I spent most of April at Ragdale, a residency for writers and artists in Lake Forest outside of Chicago. Toward the end of my stay, I offered a writing workshop at the American Indian Center in Chicago, which is one of the oldest urban Indian centers in the country. Using Osage and Native authors’ work as prompts, participants (including several Osages) wrote about food, meals they remembered, about decisions our families had made or been forced to make about where we would live. When we wrote about photographs we treasured, someone wrote about his grandfather, the only photo he had of a man who passed from his life early, but who had imparted many of his values nonetheless. It was touching to feel the tenuousness of life, of generations passing, and the knowledge and love between us.
The week while my residency wound down, the Osage Historic Preservation Department set out on a trip across Oklahoma, Arkansas, Missouri and Kansas to battlefields, forts, old villages and sacred sites, ending at the Osage Mission in Kansas, where the Osage lived before they traveled to the current reservation.
I appreciated the Osages who posted photos from the trip and Osage News Editor Shannon Shaw Duty’s coverage, including her streaming a ghost tour from the Crescent Hotel in Eureka Springs, Ark. Osages have a loose connection on social media, an ongoing conversation sharing comments and jokes and photographs that’s almost as much fun as being together in real life.
The photographs of Saint Francis Hieronymo Church reminded me of the trip I took to St. Paul, Kans., to the Osage Mission on a trip Vann Bighorse organized in 2012 through the Wah Zha Zhi Cultural Department.
We rode to St. Paul in a bus from the casino, cushier than a stiff-springed van we’d taken on an earlier cultural walk. Several Osage women sat in the back of the bus, laughing as we joked our way up to the old mission, and it felt like being in high school. When we toured the church at St. Paul that year, the crosses were covered in purple for Lent. I have a finger rosary from that trip in my office.
I remember sitting across from Mary Bighorse in the Osage Mission-Neosho County Historical Society’s museum, eating meat pies for lunch and hearing about the history of the Osage in the area. As a reader and a writer, a lover of libraries, I appreciate W. W. Graves Research Collection, which gathered local history including Graves’ compilations of facts and references from local sources regarding the missions to the Osage. Graves found his life work as a newspaperman, as an author collecting stories and history. As a writer, I understand Graves saying, “I have always written because I couldn't help doing it; it has been the accolade of earthly happiness to be engaged in assembling data for another book."
The Jesuits came to Kansas at the Osage’s request. The priests set up a school and their records of individual students, the political events of the day, as well as their church records are valuable to Osages. In 2017, the Osage Nation Foundation funded the preservation of the Jesuit records. The Jesuits translated the Bible into Osage and created dictionaries. When the project is finished, the Osage Nation Museum will have an exhibit of those papers and artifacts. I have appreciated the letters and journals that give insight into daily life of the Osage students and the priests who were their teachers.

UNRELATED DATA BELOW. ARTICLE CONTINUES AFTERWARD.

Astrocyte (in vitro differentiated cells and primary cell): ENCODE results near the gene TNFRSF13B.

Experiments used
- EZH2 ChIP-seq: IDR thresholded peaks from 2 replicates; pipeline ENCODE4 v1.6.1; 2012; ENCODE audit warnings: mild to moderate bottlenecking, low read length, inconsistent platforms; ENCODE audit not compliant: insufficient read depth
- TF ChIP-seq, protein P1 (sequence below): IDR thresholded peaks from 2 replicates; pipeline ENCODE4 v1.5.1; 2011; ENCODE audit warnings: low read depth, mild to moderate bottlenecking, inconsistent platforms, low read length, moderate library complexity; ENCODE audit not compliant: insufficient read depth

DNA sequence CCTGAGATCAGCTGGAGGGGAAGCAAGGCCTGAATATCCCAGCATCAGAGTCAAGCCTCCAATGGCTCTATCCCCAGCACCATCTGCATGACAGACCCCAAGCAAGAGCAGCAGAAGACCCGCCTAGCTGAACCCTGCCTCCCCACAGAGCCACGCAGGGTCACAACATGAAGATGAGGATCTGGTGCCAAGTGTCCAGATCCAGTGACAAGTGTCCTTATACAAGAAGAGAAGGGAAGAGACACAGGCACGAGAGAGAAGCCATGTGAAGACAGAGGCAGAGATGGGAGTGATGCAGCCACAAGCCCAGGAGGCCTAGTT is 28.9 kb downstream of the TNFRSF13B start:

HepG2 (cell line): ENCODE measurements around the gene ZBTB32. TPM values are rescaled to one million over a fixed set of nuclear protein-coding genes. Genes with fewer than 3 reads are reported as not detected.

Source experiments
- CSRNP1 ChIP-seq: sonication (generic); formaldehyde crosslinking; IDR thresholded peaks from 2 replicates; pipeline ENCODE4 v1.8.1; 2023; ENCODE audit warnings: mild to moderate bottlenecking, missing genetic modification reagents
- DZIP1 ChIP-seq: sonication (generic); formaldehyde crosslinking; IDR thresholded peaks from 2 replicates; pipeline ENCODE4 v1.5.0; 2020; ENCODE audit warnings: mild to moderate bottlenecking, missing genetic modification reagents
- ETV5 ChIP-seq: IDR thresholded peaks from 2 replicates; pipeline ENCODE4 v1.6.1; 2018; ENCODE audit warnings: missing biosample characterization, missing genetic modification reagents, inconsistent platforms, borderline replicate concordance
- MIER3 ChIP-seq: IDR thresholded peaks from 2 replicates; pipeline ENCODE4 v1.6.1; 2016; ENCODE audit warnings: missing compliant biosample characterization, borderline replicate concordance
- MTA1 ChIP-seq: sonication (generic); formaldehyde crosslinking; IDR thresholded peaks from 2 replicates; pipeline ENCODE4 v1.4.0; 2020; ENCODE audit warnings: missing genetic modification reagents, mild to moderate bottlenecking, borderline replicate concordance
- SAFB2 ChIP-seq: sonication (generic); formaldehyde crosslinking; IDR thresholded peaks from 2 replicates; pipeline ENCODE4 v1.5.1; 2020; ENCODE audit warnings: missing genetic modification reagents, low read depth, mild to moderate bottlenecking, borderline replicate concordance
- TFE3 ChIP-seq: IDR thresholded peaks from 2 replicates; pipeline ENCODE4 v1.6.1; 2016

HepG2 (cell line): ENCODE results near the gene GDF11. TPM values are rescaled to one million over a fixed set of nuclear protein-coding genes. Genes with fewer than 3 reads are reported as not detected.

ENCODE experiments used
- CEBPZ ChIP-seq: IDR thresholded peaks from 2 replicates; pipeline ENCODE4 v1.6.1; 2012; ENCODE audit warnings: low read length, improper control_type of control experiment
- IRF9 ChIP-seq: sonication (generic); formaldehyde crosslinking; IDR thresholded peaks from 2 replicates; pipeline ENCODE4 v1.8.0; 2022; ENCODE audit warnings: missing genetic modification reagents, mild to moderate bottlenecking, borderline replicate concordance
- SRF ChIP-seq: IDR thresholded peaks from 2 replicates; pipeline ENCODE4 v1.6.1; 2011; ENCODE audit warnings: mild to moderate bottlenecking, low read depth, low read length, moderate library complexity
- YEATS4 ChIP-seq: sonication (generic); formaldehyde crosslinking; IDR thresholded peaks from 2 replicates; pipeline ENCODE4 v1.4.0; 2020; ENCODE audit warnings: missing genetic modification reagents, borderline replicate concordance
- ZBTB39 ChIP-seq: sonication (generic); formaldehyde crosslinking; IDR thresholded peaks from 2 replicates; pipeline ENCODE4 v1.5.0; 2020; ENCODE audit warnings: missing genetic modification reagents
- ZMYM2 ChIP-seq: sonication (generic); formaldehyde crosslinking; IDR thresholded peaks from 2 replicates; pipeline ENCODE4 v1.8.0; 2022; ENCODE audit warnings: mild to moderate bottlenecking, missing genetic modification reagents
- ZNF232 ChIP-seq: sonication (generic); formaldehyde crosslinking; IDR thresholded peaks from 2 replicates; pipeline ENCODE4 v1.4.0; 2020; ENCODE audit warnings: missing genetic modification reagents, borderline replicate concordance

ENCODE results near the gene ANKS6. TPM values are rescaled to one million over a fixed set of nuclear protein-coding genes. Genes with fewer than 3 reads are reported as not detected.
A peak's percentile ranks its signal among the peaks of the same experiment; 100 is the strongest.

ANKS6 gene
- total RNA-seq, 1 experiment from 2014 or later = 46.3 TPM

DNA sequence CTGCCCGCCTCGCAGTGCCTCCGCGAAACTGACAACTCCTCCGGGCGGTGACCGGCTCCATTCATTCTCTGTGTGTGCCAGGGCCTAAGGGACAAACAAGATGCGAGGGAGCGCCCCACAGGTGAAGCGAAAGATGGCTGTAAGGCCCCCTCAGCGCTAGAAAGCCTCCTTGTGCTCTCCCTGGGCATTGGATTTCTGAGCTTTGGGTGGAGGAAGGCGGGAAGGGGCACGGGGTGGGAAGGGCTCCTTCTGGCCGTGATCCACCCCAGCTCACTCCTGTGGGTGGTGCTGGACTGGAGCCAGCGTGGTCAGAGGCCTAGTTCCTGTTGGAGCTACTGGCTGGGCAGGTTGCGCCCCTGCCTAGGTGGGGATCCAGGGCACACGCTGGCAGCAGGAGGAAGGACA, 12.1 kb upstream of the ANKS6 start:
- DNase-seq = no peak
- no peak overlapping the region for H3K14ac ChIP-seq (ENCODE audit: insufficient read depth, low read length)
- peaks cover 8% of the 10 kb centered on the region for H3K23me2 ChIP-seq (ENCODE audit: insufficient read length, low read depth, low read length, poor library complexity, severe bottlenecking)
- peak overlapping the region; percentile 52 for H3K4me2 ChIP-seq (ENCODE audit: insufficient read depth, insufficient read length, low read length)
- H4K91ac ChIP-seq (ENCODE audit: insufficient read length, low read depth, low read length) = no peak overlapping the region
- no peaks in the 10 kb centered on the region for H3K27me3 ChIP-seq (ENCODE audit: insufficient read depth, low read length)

I remember standing in the cemetery and hearing about the priests who had come among the Osage like Father Bax playing jacks, and then listening to Felix Diskin tell us the story of the cemetery being moved, the Indian children buried in a mass grave. They were re-buried in a mass grave by the same fathers who processed the decomposing remains of nuns, each in her own small casket, from one side of the parish grounds to the other, when they had to move the cemetery. There were no names on the marker. We brought flowers and prayed at the grave, that visit also. It feels good to know that we continue to honor those who died there.
We were quiet on the way home, touched at having seen the single grave for all the Wah Zha Zhi children at the school where they died of measles and fever.
On the way home that day, five or six of us stood outside a restaurant on Highway 169 south of Coffeyville, a couple of tall men with braids, one tall woman, the rest of us were short and heavier. One of the men was smoking; we were stretching in the warm spring day. In the restaurant, it was crowded, a railing kept people moving past an ice cream counter.
An overweight gray-haired couple got out of a small car they’d parked in a handicapped spot by the restaurant. They looked at us and the bus and back.
“You Indian?” the woman said, her hands clamped on an aluminum walker. The words hung between us. She said, “Is that your bus?”
I said, “We went on a field trip.”
The woman looked at the bus again, the dark-haired girl with the cleavage and the big smile and started her walker clinking toward the restaurant. I can hear my friend, who has since passed, saying, “She sure was hoping we had slots in there” and the way we laughed.
I wish I could have gone on this trip, but I appreciate being reminded of those good times. I returned to St. Paul after the first trip with the Osage, and Felix and Margaret Diskin were generous hosts. We drove along the river, looking at old Osage village locations. I’m grateful to remember both the good times and those who have gone before.